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Critics of Marx

Review: Private Property and its Catholic Defenders

The Socialist Party has never sought to hide its hostility to all forms of religion. It frankly opposes all organisations, from the Church of Rome downwards, which seek to maintain the mental thraldom of the working class. In a special pamphlet and frequently in these columns attention has been drawn to the fact that religion in its present form is a part of the capitalist society, standing or falling therewith.

 
Additional evidence in this direction is afforded by a twopenny pamphlet recently issued by the Catholic Truth Society, entitled “The Catholic Church and the Principle of Private Property.” by Hilaire Belloc.

Marx the Revolutionary: 100 Years of Development and Distortion

The Socialist Party of Great Britain is often asked how it reconciles its claim to be Marxist with certain attitudes and statements of Marx and Engels. Many of these criticisms are based on misunderstandings.

Marxism today

On an occasion such as the centenary of the publication of Volume I of Marx's Capital it is appropriate to consider whether Marxism is more widely accepted today than it was fifty or a hundred years ago, but no simple answer can be given to that question.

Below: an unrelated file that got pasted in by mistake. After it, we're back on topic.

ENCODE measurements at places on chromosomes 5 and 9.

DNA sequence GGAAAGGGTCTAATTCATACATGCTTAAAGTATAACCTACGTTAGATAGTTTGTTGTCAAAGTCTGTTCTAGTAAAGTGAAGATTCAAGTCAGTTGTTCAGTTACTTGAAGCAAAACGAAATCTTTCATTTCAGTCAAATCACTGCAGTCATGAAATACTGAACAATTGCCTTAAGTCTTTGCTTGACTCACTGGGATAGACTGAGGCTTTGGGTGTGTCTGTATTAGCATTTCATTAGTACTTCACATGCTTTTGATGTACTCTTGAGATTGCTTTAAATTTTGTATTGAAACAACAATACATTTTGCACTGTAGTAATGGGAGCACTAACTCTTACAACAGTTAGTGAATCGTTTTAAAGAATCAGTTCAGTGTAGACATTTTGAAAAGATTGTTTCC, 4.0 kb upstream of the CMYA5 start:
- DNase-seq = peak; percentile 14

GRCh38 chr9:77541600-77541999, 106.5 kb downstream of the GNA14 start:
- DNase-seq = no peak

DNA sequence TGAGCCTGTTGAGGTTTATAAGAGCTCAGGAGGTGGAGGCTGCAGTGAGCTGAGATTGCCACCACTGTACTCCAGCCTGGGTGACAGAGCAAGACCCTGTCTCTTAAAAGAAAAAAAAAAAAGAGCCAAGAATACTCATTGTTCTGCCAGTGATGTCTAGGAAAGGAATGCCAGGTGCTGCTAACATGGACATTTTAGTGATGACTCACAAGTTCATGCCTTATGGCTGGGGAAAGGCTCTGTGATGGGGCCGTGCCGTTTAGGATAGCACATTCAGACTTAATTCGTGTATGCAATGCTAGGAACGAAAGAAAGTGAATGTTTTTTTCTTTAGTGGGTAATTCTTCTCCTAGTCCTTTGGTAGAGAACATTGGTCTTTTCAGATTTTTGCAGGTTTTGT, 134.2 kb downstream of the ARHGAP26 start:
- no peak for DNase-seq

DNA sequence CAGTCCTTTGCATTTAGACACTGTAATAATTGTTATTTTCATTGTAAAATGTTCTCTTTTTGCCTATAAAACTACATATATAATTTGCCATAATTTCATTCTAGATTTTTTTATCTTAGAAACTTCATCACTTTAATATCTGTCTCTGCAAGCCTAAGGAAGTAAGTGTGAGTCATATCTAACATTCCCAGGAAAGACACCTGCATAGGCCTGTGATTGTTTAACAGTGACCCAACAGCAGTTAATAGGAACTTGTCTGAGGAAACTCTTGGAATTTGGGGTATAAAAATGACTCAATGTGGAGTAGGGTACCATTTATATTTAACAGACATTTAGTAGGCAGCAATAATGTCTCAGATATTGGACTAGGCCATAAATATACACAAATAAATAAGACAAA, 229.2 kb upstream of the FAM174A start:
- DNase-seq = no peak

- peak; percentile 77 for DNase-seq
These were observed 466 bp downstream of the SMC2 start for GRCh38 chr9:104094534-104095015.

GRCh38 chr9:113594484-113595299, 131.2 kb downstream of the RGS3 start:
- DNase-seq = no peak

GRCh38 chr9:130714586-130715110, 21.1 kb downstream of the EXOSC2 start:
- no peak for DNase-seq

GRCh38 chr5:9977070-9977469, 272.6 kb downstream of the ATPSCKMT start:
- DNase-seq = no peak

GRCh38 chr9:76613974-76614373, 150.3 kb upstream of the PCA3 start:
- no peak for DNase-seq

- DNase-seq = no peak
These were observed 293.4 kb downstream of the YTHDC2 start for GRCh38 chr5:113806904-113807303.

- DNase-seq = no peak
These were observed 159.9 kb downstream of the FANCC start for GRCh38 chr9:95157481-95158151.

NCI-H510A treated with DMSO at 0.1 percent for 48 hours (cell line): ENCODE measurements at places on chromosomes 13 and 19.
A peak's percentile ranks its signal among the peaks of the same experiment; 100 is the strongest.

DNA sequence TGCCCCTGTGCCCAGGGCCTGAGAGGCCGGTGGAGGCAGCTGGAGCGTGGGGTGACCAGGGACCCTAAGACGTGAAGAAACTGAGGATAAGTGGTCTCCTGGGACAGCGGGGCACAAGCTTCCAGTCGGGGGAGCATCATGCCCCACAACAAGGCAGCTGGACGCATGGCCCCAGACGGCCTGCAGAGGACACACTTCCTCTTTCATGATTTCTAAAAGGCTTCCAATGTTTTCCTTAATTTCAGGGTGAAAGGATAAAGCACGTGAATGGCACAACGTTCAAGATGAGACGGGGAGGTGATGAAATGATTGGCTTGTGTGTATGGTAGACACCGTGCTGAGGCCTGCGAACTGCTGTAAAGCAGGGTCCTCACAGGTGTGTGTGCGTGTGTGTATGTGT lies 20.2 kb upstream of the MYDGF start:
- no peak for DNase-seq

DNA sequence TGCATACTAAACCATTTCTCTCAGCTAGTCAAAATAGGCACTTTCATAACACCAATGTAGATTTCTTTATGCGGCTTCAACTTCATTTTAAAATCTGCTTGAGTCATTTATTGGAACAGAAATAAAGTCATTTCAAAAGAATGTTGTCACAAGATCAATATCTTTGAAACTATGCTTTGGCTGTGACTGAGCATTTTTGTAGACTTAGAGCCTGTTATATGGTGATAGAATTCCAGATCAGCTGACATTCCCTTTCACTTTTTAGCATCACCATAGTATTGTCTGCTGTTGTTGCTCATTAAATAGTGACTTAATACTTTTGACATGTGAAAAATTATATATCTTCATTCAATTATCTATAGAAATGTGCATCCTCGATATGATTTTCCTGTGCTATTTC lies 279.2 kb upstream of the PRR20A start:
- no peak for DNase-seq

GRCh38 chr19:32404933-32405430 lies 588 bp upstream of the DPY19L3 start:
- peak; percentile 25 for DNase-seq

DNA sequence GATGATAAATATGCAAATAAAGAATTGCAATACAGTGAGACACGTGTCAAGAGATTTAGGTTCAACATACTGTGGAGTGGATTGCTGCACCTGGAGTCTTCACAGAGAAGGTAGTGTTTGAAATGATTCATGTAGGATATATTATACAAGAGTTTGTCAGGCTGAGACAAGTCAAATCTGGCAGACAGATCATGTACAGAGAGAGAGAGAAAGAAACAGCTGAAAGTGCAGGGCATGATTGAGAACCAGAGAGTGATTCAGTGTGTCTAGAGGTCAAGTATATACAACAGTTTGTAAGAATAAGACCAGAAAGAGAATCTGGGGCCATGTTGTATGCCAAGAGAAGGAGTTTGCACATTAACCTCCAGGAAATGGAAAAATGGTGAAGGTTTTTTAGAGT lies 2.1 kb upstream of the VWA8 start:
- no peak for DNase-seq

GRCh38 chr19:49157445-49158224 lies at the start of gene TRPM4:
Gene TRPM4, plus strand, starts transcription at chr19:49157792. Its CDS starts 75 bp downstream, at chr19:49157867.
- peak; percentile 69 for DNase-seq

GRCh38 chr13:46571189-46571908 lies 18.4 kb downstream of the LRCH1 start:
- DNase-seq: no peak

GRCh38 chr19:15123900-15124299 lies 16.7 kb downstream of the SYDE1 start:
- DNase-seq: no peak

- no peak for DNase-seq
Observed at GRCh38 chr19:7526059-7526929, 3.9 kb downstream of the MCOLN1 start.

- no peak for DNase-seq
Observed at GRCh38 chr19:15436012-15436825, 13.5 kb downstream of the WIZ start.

Some parts of Marxist theory seem to have lost ground while others have gained; but to a large extent both developments have to be weighed against the extent to which acceptance has been based on less than full understanding.
 
In the most shallow aspect, the use of Marx as a name to inspire political movements, a notable change has taken place. At one time there were social democratic parties in European and other countries which described themselves as Marxist and do so no longer.

Some Shoddy Thoughts of a Superficial Mind

It is G. K. Chesterton’s opinion that Mr. A. J. Penty is “one of the two or three truly original minds of the modern world.” When therefore Penty applies himself to criticism of Marx one expects something brilliant.

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